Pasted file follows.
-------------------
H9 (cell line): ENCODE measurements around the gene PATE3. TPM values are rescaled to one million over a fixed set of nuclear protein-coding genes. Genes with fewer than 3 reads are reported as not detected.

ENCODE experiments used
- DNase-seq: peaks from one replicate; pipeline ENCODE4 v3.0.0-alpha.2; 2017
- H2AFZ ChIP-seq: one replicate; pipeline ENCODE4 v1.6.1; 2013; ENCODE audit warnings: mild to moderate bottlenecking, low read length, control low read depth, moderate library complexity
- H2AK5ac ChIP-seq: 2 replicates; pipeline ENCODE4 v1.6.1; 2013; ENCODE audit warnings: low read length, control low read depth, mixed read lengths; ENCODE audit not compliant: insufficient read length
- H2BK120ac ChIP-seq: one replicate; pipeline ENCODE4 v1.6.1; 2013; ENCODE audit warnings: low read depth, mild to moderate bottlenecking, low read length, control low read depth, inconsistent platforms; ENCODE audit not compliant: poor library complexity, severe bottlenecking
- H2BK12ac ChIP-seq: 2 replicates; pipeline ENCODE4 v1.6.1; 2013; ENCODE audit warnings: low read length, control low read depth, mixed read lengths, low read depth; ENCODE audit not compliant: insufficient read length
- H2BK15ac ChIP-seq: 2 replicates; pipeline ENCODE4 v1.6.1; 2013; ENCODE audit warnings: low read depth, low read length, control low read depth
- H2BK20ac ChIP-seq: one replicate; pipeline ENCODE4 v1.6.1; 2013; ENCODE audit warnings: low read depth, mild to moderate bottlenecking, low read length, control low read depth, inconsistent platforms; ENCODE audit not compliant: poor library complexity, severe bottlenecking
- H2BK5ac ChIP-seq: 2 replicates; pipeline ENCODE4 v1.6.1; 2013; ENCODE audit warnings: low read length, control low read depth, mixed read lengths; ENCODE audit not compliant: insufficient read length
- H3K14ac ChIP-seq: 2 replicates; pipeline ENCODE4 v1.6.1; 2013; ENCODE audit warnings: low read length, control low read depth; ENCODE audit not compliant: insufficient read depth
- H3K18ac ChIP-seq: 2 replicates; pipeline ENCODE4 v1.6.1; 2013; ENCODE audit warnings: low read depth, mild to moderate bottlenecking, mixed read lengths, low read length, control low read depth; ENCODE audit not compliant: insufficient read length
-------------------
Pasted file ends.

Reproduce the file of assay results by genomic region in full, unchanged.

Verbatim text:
H9 (cell line): ENCODE measurements around the gene PATE3. TPM values are rescaled to one million over a fixed set of nuclear protein-coding genes. Genes with fewer than 3 reads are reported as not detected.

ENCODE experiments used
- DNase-seq: peaks from one replicate; pipeline ENCODE4 v3.0.0-alpha.2; 2017
- H2AFZ ChIP-seq: one replicate; pipeline ENCODE4 v1.6.1; 2013; ENCODE audit warnings: mild to moderate bottlenecking, low read length, control low read depth, moderate library complexity
- H2AK5ac ChIP-seq: 2 replicates; pipeline ENCODE4 v1.6.1; 2013; ENCODE audit warnings: low read length, control low read depth, mixed read lengths; ENCODE audit not compliant: insufficient read length
- H2BK120ac ChIP-seq: one replicate; pipeline ENCODE4 v1.6.1; 2013; ENCODE audit warnings: low read depth, mild to moderate bottlenecking, low read length, control low read depth, inconsistent platforms; ENCODE audit not compliant: poor library complexity, severe bottlenecking
- H2BK12ac ChIP-seq: 2 replicates; pipeline ENCODE4 v1.6.1; 2013; ENCODE audit warnings: low read length, control low read depth, mixed read lengths, low read depth; ENCODE audit not compliant: insufficient read length
- H2BK15ac ChIP-seq: 2 replicates; pipeline ENCODE4 v1.6.1; 2013; ENCODE audit warnings: low read depth, low read length, control low read depth
- H2BK20ac ChIP-seq: one replicate; pipeline ENCODE4 v1.6.1; 2013; ENCODE audit warnings: low read depth, mild to moderate bottlenecking, low read length, control low read depth, inconsistent platforms; ENCODE audit not compliant: poor library complexity, severe bottlenecking
- H2BK5ac ChIP-seq: 2 replicates; pipeline ENCODE4 v1.6.1; 2013; ENCODE audit warnings: low read length, control low read depth, mixed read lengths; ENCODE audit not compliant: insufficient read length
- H3K14ac ChIP-seq: 2 replicates; pipeline ENCODE4 v1.6.1; 2013; ENCODE audit warnings: low read length, control low read depth; ENCODE audit not compliant: insufficient read depth
- H3K18ac ChIP-seq: 2 replicates; pipeline ENCODE4 v1.6.1; 2013; ENCODE audit warnings: low read depth, mild to moderate bottlenecking, mixed read lengths, low read length, control low read depth; ENCODE audit not compliant: insufficient read length